A detailed town plan of Milan, showing the fortified walls, city gates, inner ring, important public buildings, squares, and much more. Across the bottom lies a comparison of twelve of the most important public buildings in Milan, drawn to scale. This is one of the best maps available in a commercial atlas in the 19th century.
Milan, as portrayed, still lies well within the Spanish walls of the city in this depiction from the 1830s, though the city is rapidly expanding. The sub-symmetric layout of the city is easily noticeable, with the Sforza Castle laying along the axis of symmetry. Behind the castle, the present Sempione Park is named the Piazza d'Armi. Throughout the map, the important buildings of Milan are readily recognizable, including the Duomo. Parts of the walls are still surrounded by a moat. All which remains of this body of water in the present day is the small section in the Conchetta district, noticeable in the lower left of this map and labeled Darsena.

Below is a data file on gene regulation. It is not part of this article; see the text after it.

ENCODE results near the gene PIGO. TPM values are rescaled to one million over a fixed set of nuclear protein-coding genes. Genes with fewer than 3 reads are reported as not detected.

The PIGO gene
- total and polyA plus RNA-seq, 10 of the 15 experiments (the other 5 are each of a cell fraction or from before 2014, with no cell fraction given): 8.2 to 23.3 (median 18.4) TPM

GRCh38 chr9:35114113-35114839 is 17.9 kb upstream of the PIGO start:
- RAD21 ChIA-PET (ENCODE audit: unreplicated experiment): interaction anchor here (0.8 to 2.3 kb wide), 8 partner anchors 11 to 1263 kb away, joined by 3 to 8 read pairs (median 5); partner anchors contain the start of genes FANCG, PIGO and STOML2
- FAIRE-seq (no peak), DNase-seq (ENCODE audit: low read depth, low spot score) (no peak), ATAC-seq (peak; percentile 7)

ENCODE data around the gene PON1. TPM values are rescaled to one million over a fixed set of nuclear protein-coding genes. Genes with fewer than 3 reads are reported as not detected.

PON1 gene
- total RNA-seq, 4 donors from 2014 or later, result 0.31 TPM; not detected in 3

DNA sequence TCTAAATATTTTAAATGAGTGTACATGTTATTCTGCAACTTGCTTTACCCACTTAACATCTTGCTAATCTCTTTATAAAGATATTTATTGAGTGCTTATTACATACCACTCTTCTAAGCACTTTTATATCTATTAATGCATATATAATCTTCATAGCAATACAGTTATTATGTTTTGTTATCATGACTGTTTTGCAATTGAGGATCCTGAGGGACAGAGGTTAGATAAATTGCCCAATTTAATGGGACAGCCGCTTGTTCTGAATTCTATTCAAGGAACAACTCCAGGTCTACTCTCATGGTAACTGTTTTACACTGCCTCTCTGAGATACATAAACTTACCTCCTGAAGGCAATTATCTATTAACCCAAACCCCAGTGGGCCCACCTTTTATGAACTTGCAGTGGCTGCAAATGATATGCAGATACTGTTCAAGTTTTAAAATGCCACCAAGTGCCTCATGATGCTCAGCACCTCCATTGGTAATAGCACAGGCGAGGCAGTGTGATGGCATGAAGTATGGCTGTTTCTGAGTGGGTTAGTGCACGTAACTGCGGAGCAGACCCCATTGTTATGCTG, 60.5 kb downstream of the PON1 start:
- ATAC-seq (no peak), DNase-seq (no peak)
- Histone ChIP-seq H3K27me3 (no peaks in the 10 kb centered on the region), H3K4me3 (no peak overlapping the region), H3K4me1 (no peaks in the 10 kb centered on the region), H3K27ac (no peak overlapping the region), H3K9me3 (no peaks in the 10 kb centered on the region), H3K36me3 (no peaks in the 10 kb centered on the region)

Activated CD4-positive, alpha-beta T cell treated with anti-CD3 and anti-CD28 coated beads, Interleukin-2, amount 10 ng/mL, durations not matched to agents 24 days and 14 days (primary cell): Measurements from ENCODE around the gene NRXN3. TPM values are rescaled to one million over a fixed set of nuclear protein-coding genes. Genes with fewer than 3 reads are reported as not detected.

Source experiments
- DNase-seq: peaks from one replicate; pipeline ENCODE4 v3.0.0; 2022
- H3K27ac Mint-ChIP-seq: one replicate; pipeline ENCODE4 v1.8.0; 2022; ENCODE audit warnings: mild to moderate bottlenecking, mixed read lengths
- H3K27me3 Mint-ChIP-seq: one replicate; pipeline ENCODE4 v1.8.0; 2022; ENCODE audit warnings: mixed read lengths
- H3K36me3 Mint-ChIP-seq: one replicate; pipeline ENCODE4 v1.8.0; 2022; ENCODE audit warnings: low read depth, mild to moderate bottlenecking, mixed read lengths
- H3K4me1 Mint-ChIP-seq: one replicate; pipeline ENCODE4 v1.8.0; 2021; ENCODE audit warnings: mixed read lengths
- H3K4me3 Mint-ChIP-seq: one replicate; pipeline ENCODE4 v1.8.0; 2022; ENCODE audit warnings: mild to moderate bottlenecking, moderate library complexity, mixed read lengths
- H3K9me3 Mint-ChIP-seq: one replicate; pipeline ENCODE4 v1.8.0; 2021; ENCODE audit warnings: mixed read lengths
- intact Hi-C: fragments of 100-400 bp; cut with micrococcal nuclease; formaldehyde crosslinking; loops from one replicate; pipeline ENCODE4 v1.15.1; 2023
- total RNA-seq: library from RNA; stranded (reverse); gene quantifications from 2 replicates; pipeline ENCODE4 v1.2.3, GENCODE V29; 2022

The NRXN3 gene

The buildings portrayed along the bottom of the map include the Duomo, Porta Romana, Royal Palace, and Bonaparte's Villa. In addition, some buildings no longer exist, such as the Lazzaretto (quarantine center), which was demolished in 1880. Surprisingly, the hospital of Milan still stands.